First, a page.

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The pandemic not only inspired Murray Hidary’s ‘Distanced Together,’ it gave him time to write it

The pianist and composer talks about his massive sonic installation at Mass MoCA and this weekend’s upcoming performances.

A sonic installation of "Distanced Together," a new piece for 60 musicians by Murray Hidary, is on display at Mass MoCA's Hunter Center until Feb. 4. The piece's live premiere is scheduled for Jan. 27.Joe Aidonidis

After pianist and composer Murray Hidary graduated from New York University with a major in classical music composition in the early ‘90s, he ended up following his older brother into the burgeoning technology sector. “At 22, I was like, how am I going to make money with this degree?” Hidary said in a phone interview.

Together, the brothers founded a company called EarthWeb, which offered a suite of services, including website design and online marketing, to clients such as New York City’s Metropolitan Museum of Art. Still, music was never far from his mind during his decades in tech. “At the end of every day, I would just sit at the piano and destress and rebalance,” said Hidary.


Starting about 10 years ago, he channeled his interests in music, meditation, and technology into founding the music company MindTravel. He offered “silent” concerts in which audience members listened to his original compositions through wireless headphones, leaving them free to wander around the outdoor performance areas without missing a note.

“Everyone has a front-row seat,” Hidary said. “Some people are five feet from the piano because they really want to watch. Some people are 200 feet away with their feet in the ocean . . . once someone thought [the headphones] were waterproof and went in the ocean, so we lost one.”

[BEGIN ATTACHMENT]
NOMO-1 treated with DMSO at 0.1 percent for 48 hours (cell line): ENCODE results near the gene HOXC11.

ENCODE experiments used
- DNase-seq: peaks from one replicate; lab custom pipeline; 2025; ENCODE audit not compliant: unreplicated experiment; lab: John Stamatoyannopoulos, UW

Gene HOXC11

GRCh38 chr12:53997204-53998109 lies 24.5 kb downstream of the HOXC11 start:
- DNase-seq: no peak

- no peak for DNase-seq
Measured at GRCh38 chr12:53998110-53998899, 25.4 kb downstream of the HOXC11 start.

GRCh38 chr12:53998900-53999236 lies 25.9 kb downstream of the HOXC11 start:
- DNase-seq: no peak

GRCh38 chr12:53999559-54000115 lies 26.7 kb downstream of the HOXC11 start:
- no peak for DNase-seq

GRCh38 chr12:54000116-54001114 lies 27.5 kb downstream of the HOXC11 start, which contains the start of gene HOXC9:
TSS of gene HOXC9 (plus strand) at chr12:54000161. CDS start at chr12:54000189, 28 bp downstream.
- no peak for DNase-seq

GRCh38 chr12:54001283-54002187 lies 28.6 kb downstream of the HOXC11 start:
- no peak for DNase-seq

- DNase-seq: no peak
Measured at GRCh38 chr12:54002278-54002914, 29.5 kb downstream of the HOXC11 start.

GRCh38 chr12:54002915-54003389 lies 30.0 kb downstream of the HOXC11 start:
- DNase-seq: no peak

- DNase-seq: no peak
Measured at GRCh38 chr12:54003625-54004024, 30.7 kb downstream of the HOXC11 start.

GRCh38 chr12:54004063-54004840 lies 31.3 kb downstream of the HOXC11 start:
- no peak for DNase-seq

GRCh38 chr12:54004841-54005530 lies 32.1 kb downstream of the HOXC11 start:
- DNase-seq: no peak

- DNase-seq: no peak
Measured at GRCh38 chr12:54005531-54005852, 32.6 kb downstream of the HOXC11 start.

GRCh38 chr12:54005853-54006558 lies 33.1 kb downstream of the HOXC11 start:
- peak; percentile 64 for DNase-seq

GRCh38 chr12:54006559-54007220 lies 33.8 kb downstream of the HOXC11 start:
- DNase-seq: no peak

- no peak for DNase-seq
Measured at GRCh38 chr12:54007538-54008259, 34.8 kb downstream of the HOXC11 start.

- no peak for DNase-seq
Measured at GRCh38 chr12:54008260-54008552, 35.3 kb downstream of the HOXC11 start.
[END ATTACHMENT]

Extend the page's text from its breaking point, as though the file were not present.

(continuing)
Earlier this month, the Massachusetts Museum of Contemporary Art in North Adams opened a sonic installation of “Distanced Together,” a new composition by Hidary for 60 string players. In the installation, which is on display until Feb. 4 in the museum’s Hunter Center, 60 speakers are arranged in a circle, with each speaker standing in for a single musician and playing a single pre-recorded part.

This coming weekend, the museum hosts the live premiere of the piece, featuring members of New York-based new music ensemble Contemporaneous alongside local musicians, all under the direction of Contemporaneous co-artistic director David Bloom. The Globe spoke with Hidary to learn more about the massive installation and performance.


Q. What can someone who shows up to Mass MoCA for “Distanced Together” expect to experience?

A. The intention of the work is to provide something transformative and embracing, through sound and music. It’s inspired by the experiences we’ve all been through over the last couple of years; the piece was written during the pandemic. Many people will be coming to the museum from a decent distance, and there’s almost a pilgrimage aspect to it: putting in the effort and time to go somewhere. I’m hoping that effort is rewarded by the experience they have. Especially during winter, you’re dealing with the elements getting up there. The pilgrimage aspect is why, when I thought about when to premiere this piece, Mass MoCA was actually at the top of my list. Even though it wasn’t the most convenient place, it was the right place.